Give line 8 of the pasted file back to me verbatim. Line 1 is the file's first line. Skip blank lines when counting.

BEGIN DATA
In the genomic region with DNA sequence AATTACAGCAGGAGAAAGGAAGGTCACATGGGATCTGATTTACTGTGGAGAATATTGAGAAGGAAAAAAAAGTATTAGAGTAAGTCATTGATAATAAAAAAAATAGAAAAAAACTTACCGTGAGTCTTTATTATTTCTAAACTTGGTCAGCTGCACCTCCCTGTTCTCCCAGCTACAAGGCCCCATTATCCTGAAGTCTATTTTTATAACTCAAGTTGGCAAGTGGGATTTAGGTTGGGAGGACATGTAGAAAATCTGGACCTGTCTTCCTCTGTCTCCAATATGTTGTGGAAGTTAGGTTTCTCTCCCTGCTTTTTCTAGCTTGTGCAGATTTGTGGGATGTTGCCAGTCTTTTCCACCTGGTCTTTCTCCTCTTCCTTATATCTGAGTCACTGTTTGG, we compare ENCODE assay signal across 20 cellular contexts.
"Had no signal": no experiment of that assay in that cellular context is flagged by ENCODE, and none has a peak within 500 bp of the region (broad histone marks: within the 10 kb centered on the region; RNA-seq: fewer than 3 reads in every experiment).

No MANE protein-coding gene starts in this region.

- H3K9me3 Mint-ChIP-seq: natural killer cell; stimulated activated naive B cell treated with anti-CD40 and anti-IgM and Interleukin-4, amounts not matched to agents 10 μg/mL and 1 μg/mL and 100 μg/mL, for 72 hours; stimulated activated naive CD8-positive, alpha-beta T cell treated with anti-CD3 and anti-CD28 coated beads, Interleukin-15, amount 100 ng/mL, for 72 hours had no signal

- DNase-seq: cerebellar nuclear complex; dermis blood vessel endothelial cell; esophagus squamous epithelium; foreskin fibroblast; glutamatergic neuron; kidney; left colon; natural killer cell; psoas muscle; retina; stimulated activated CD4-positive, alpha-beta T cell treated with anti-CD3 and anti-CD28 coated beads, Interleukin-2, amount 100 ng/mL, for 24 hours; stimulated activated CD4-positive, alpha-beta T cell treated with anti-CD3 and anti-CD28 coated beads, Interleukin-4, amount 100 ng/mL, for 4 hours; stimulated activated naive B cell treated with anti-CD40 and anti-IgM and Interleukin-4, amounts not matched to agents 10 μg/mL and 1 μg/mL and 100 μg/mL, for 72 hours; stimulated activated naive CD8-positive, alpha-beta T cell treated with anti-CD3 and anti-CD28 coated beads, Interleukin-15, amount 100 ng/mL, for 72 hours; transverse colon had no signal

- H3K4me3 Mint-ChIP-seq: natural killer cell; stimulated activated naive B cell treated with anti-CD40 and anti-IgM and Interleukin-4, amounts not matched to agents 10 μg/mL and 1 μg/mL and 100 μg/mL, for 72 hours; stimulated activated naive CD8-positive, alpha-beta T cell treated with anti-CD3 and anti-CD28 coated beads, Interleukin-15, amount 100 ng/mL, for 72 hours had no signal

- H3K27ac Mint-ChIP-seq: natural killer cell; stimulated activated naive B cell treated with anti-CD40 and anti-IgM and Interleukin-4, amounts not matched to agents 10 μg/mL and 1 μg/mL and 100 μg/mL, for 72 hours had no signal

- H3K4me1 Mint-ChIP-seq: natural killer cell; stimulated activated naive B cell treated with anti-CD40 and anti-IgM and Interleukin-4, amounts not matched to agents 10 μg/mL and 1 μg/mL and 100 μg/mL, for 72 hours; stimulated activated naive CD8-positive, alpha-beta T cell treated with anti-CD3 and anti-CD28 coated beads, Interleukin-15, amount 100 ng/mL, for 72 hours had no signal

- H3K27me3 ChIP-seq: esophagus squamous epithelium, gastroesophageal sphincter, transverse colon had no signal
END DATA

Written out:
- H3K4me1 Mint-ChIP-seq: natural killer cell; stimulated activated naive B cell treated with anti-CD40 and anti-IgM and Interleukin-4, amounts not matched to agents 10 μg/mL and 1 μg/mL and 100 μg/mL, for 72 hours; stimulated activated naive CD8-positive, alpha-beta T cell treated with anti-CD3 and anti-CD28 coated beads, Interleukin-15, amount 100 ng/mL, for 72 hours had no signal